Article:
Monday, January 7, 2013

Breaking Bread Together

It isn't just that I like food.  I DO like food but what really turns my crank about good food is its underpinning of fellowship and community.  
The purchasing, planning, preparing and sharing of the meal is the very stuff of life to my way of thinking and upbringing.  
As a first born daughter in a family of seven kids born on top of each other, cooking for crowds was second nature;  feeding the five thousand didn't seem like such a stretch.  
And quality mattered! according to my mother's strict code of kitchen ethics.
I'm the gal who went to see Julie & Julia three times in the theatres.  
The gal lucky enough to browse the Julia Childs exhibit at the Smithsonian in the same year -- 
with her exceptional, understanding husband alongside! (The same man who, without a murmur, replaced a perfectly good kitchen table with a beautiful custom made 60 inch round to indulge my dream for face to face dining).
Ahhh.  Long and happy sigh.
My foodie soul found home here at Laity, particularly after reading 
Setting The Table 
by Laity Lodge Chef Tim Blanks pictured below 
serving up his corn chowder and black bean soup.
I have his permission to share his well-earned wisdom on the subject verbatim, 
after which there will be no doubt as to why my soul resonates perfectly with his quote: 
"I'd say some of the best work of the retreat center takes place at the dining table"

 If the subject is meals, I have opinions.  About preparing them.  About serving them.  About setting the table.... in fact, let's start with that, with the table.  Yes, every meal needs a good setting.  And yes, the food has to be my best.  But to truly invite -- to welcome all comers -- a table has to mark off an area of well-being, a safe place to share yourself and, in every sense, to make room for the person next to you.

Last year the Lodge hosted its first food retreat, and to know Laity Lodge or me is to know that a good meal hardly stops with the food.  But before we get to Laity Lodge, I want to detour through a couple of scenes that illustrate my strong feelings about the importance of the table.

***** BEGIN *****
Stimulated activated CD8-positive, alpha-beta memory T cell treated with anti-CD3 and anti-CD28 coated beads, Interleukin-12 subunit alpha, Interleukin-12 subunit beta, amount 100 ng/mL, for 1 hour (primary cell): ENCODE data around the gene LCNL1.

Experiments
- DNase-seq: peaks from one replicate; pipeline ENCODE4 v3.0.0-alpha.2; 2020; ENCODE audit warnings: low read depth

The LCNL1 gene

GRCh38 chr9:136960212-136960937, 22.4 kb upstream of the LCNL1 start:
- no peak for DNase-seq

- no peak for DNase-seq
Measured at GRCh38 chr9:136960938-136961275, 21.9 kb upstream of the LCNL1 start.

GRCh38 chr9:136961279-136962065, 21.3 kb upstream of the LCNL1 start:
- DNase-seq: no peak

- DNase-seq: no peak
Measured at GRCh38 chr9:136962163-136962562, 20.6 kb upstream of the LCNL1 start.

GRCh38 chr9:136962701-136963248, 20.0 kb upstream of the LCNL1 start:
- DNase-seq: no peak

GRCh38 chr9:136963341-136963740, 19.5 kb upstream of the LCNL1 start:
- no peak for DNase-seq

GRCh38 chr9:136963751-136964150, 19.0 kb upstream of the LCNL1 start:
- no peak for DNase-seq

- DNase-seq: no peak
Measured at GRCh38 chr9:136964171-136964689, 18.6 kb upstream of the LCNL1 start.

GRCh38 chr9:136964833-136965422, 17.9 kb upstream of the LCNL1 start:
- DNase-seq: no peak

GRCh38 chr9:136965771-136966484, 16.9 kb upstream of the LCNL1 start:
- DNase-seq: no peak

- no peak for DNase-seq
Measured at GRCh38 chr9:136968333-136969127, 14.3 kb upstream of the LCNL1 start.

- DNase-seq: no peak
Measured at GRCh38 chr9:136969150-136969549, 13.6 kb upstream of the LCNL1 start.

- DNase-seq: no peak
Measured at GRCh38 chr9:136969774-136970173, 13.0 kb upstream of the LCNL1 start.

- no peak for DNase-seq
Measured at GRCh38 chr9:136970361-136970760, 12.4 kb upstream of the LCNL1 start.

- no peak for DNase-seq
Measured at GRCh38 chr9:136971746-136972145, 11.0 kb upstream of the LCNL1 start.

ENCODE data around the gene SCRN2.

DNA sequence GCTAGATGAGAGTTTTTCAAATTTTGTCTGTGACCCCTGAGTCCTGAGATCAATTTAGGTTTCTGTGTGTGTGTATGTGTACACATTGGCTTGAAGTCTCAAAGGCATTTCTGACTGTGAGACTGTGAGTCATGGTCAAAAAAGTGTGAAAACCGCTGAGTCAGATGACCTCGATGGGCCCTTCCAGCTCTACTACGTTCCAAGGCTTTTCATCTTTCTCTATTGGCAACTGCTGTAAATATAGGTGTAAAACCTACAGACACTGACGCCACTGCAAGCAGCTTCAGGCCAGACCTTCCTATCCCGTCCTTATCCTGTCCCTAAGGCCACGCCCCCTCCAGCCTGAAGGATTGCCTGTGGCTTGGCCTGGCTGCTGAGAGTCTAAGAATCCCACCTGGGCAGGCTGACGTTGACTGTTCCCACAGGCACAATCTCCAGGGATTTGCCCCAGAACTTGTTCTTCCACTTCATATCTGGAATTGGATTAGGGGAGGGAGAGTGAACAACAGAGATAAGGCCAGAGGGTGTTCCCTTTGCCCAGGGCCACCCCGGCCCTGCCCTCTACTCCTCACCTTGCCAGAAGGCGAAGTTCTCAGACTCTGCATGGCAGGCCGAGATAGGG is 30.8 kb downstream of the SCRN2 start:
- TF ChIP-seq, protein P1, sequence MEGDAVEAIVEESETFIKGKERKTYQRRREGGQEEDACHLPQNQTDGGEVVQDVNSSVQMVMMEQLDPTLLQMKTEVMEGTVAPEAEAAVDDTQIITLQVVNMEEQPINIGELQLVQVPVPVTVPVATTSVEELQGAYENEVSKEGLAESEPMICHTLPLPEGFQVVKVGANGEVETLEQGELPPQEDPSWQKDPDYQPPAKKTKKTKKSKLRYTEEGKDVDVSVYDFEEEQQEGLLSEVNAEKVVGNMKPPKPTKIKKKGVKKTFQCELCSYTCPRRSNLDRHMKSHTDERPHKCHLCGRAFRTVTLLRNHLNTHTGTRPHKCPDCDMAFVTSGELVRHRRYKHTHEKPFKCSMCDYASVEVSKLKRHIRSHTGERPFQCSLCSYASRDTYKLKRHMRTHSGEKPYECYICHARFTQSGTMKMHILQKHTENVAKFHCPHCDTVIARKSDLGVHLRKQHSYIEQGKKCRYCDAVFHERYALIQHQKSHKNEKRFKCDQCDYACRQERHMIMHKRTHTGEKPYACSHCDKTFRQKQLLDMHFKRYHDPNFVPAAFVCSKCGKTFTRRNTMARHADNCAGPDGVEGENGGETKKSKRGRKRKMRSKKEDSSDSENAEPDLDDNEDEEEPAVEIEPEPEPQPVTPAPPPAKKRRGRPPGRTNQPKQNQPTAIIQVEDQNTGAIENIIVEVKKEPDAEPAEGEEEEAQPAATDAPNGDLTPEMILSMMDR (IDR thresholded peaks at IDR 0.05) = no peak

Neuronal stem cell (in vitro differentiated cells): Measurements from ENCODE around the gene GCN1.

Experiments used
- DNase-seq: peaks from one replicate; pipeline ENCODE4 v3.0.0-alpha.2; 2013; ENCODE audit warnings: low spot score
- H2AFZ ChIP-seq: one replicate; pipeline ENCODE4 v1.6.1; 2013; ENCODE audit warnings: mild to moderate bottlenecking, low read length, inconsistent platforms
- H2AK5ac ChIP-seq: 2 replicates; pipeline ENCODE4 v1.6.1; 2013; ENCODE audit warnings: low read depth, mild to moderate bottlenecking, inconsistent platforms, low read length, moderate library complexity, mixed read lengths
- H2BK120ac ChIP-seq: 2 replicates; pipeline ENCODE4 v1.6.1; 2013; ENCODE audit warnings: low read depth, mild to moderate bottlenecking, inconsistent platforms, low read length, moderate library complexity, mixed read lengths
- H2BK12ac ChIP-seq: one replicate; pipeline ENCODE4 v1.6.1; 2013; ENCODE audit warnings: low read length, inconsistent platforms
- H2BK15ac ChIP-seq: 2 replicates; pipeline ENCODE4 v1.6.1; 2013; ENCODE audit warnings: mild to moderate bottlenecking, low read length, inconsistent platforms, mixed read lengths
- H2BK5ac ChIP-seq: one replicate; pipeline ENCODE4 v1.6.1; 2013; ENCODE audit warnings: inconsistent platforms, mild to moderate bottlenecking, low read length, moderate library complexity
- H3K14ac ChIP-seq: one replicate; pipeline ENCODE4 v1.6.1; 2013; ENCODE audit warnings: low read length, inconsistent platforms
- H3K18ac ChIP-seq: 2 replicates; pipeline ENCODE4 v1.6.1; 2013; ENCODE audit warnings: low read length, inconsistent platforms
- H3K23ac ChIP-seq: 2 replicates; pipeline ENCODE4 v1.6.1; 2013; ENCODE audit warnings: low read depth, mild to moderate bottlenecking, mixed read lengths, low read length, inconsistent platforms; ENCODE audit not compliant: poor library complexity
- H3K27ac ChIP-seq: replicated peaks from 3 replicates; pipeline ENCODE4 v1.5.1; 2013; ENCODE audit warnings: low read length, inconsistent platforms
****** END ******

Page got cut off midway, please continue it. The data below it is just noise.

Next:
Detour one:  my boyhood home, wherever it happened to be.  In most houses today the biggest dust catcher is the dinner table -- we know that.  But when I was growing up, the dinner table was our family circle.  As kids, my brother and I had two certainties:  Sunday's meant roast beef and 6:30pm meant family dinner.  Period.  So while my father's work moved us across datelines and meridians, at the stable center of the Blanks' spinning sphere was the family meal.  
Next example:  picture my wife, Amy, and me at our first dinner with Barbara Dan and Howard Butt -- pre Laity Lodge employment.  We all had on our best that night; the table looked like a spread in a House Beautiful magazine.  But settings and people have chips and cracks if you look closely, and flaws are part of a good table's safety perimeters.  My personal chips that night were about coming out of addiction and alcoholism to faith as I shared my story with Howard and Barbara Dan.  
When I was through, Howard said simply, "You're safe with me".  And that evening we feasted.
Now we fast forward to Laity Lodge's first food retreat where participants, just as I do, tend to arrive packing their own opinions.  All good.  Divergent views welcome.  I say often that the magic around a table trumps the quality of the cuisine.  So we made certain that the tables for the food retreat served up our dining philosophy to also feed every person's human need to be himself or herself.  As feedback (good word) came in, I saw that we'd dined well.  We told stories (best meals, worst meals).  
We weighed in on the importance of the table in our lives.  We laughed.  We never advised people to try to get along or to get to know each other; we didn't have to.  
I expect to serve more of these retreats at Laity Lodge, and each time I'll hope our guests go home to stir up more magic.  To eat is human after all.  
But to nourish the soul.... that's a meal;
that's what Laity Lodge is about.
I'm grateful to be in the kitchen.
As chef of Laity Lodge, Tim Blanks sets meal tables to know and be known, to grow and share.
Amen brother Tim.  Thanks for nailing it so perfectly!
Oh, and for making our first food retreat precisely that, 
a place to know, be known, grow and share.

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